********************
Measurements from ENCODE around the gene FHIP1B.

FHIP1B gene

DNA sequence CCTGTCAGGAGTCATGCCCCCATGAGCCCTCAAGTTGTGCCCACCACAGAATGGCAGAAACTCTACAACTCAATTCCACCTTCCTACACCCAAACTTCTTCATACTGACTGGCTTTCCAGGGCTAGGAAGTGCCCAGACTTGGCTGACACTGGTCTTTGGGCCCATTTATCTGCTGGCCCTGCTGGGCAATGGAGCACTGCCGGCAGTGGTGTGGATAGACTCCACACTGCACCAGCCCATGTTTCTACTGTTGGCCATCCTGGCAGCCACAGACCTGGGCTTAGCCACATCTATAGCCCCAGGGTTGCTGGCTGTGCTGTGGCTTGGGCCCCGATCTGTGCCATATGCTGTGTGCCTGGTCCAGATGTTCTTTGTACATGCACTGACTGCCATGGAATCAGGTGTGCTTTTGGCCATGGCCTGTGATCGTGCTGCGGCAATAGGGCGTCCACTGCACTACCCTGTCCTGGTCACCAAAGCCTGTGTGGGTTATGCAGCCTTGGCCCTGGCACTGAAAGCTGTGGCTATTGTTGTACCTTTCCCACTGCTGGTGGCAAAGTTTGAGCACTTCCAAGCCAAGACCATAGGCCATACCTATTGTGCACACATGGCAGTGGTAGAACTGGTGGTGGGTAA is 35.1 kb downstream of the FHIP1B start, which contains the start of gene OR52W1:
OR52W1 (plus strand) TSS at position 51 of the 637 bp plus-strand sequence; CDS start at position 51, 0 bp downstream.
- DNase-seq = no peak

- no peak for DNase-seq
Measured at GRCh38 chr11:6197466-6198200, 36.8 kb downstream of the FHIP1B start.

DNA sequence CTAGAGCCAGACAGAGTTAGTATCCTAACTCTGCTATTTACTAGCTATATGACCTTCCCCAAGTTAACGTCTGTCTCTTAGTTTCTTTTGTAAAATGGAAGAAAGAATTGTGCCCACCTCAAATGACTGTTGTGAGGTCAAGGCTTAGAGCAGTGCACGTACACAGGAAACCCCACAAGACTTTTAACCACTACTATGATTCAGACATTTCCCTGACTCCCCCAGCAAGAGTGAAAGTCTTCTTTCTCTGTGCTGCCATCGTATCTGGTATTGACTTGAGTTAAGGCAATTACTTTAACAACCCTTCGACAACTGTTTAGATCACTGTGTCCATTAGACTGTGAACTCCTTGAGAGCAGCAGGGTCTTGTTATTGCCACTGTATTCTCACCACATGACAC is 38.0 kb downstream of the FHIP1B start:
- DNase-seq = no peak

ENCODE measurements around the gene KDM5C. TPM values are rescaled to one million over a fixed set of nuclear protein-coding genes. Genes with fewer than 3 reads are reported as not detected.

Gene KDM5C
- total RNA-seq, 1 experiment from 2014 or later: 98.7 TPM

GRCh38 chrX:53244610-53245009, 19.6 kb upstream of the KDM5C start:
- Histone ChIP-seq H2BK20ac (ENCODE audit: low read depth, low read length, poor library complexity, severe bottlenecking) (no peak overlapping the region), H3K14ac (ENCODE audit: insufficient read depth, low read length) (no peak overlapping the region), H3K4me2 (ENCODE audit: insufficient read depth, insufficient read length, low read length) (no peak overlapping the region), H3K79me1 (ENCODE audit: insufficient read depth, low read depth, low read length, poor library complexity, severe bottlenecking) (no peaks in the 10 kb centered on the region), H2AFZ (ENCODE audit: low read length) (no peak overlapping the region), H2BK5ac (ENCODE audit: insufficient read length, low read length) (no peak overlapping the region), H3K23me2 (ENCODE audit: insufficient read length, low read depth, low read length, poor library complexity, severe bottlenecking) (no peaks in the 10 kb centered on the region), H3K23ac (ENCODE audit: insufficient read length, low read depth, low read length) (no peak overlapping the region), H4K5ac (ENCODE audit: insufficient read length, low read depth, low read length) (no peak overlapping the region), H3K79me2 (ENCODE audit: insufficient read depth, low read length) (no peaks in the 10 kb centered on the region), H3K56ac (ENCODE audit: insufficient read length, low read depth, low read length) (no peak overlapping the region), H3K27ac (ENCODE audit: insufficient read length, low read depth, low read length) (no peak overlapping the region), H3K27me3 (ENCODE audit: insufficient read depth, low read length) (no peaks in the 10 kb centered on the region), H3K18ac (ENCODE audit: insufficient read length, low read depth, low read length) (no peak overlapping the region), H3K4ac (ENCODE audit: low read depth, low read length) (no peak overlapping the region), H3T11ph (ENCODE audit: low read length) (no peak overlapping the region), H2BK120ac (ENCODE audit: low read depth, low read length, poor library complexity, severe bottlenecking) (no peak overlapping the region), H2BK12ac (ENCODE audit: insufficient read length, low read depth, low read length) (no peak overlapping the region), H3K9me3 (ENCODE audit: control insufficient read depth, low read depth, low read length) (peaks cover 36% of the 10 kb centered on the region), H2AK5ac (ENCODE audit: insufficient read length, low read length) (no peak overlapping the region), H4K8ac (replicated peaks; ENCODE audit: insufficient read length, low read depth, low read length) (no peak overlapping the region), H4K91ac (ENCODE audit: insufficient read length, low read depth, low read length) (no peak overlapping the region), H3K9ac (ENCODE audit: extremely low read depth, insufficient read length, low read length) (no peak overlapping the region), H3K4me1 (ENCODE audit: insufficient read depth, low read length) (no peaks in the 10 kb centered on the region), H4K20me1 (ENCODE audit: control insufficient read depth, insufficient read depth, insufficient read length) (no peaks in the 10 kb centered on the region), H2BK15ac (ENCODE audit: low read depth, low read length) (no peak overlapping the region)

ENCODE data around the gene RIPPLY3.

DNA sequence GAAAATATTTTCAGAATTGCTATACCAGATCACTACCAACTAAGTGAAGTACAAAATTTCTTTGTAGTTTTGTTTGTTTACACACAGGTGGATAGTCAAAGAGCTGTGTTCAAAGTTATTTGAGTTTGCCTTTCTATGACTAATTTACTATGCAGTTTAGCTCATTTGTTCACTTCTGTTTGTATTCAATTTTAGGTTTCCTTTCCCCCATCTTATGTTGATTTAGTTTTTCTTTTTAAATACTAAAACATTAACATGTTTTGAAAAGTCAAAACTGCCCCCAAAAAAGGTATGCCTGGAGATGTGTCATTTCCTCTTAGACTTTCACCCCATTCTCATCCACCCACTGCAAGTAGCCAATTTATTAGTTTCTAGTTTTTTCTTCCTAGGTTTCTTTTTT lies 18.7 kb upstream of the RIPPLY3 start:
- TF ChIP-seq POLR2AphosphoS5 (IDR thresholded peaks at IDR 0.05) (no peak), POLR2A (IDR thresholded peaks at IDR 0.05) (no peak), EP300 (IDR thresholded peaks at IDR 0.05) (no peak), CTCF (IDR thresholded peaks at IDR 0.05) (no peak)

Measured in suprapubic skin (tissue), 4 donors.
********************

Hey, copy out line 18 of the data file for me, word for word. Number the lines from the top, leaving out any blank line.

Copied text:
Measured in suprapubic skin (tissue), 4 donors.